U.N. panel issues stern report on global warming

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Facing a potential climate catastrophe, the world's governments agreed in 2009 to limit a global rise in mean temperature by the end of this century to avert the frightening effects of global warming.

But they face a huge task to meet that pledge, the world's top climate scientists said Sunday, with data showing that efforts have fallen well short.

Global greenhouse-gas emissions soared to "unprecedented levels" during the decade that ended in 2010, despite efforts to limit carbon from sources such as power plants and cement factories, as well as deforestation.

At a meeting in Berlin, the U.N. Intergovernmental Panel on Climate Change released a report Sunday that found that nations still have a chance to fulfill the goal but must aggressively turn away from relying largely on fossil fuels such as coal for energy and replace them with cleaner energy sources such as solar and wind power. To reach their target of 3.6 degrees over preindustrial levels, nations must work together to lower emissions "by 40 to 70 percent" of what they were in 2010, the report said.

Without such action before midcentury, scientists said, nations will start to face the most debilitating effects of global warming -- rapidly melting arctic ice, significant sea-level rise, flooding and storms -- by the end of the century.

"There is a clear message from science: To avoid dangerous interference with the climate system, we need to move away from business as usual," said Ottmar Edenhofer of Germany, co-chairman of the group that produced the 2,000-page report.

In a weeklong meeting riven with disagreements between developing and industrialized nations, little confidence emerged that the challenge spelled out in the report can be met.

According to several news accounts from Berlin, battles erupted over how much blame should be shouldered by developing countries that have turned to coal and deforestation to power their growing economies, and by developed countries such China and the United States, the world's biggest polluters.

As developing nations grew, greenhouse-gas emissions increased more between 2000 and 2010 than in each of the previous three decades, the report said. Nations such as India, Brazil and South Africa orchestrated what one climate scientist called "a renaissance of coal" as they joined the ranks of major emitters of carbon and other gases.

Saudi Arabia objected to language in the 500-page executive summary calling for the lowering of emissions by 40 percent to 70 percent, according to an Associated Press report from Berlin, fearing its impact on oil sales.

The findings are the latest in a series of major studies from the Fifth Assessment Report on climate change by the U.N. panel, composed of 800 scientists appointed by the United Nations from around the world, including U.S. agencies such as NASA.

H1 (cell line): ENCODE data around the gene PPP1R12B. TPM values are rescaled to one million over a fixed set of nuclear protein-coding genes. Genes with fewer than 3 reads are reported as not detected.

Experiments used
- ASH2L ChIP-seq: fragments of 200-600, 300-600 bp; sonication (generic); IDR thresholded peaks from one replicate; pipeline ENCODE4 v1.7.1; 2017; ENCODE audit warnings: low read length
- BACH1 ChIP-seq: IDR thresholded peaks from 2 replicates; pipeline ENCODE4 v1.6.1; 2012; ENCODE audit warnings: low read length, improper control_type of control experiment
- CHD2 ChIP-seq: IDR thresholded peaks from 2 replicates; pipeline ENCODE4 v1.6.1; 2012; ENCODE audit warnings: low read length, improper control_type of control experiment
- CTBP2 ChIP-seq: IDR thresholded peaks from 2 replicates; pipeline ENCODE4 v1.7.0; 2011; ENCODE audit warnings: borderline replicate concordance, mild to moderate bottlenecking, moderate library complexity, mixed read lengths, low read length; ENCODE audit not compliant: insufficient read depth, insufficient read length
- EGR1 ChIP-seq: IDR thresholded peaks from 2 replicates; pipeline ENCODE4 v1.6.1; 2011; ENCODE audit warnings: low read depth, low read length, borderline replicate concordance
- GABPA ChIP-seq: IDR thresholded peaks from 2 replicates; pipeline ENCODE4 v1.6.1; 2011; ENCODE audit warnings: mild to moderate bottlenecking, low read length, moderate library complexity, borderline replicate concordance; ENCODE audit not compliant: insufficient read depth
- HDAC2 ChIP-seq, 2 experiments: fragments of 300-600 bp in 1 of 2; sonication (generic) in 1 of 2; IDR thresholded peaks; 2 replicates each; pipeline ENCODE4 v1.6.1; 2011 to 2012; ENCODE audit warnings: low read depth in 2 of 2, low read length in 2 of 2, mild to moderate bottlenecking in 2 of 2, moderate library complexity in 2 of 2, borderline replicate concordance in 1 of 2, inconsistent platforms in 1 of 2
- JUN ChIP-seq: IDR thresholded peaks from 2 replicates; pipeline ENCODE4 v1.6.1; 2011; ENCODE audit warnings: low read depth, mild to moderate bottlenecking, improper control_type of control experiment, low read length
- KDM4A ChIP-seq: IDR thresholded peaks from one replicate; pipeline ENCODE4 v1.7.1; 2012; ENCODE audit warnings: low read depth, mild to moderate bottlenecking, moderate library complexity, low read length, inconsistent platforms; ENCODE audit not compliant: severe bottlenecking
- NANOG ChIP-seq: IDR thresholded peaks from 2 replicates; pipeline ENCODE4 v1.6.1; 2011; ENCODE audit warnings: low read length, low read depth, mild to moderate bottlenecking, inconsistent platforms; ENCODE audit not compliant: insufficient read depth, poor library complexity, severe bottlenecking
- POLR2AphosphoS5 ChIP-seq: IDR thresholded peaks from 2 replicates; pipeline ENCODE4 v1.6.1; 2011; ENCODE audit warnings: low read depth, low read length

Key findings in previous reports dating to September were that the planet is warming at an accelerated pace and that, with 95 percent certainty, humans are the cause. The past three decades have been the hottest since 1850.

Carbon concentrations in the atmosphere have increased 40 percent since then, and carbon, methane and nitrous oxide are at levels unprecedented in at least 800,000 years.

For the first time, the panel offered a carbon budget of 1 trillion tons released into the atmosphere, to avoid the worst effects of climate change. More than half that amount has already been released. Up to 3 trillion tons are buried in the earth as fossil fuel.

The report lists 285 authors from 58 countries and 900 peer reviewers. More than 35,000 comments were considered before the final draft. A tighter summary for policymakers is 30 pages, but some questioned whether it is too technical for people who are not scientists.

The report tries to convince government decision makers that lowering emissions can be achieved without significantly slowing economic growth.

Governments would shave less than half a percentage point from expected economic growth, the report said, by diverting billions of dollars from fossil fuels such as coal to renewable energy such as solar power. In other words, the world saves little by doing nothing.

The steps that need urgent attention -- including deploying energy-efficient technologies, stopping deforestation, planting trees that absorb carbons, and more widely using instruments that capture and store carbon at cement factories and power plants so they do not reach the atmosphere -- will only get more expensive if decision-makers delay, the report said.


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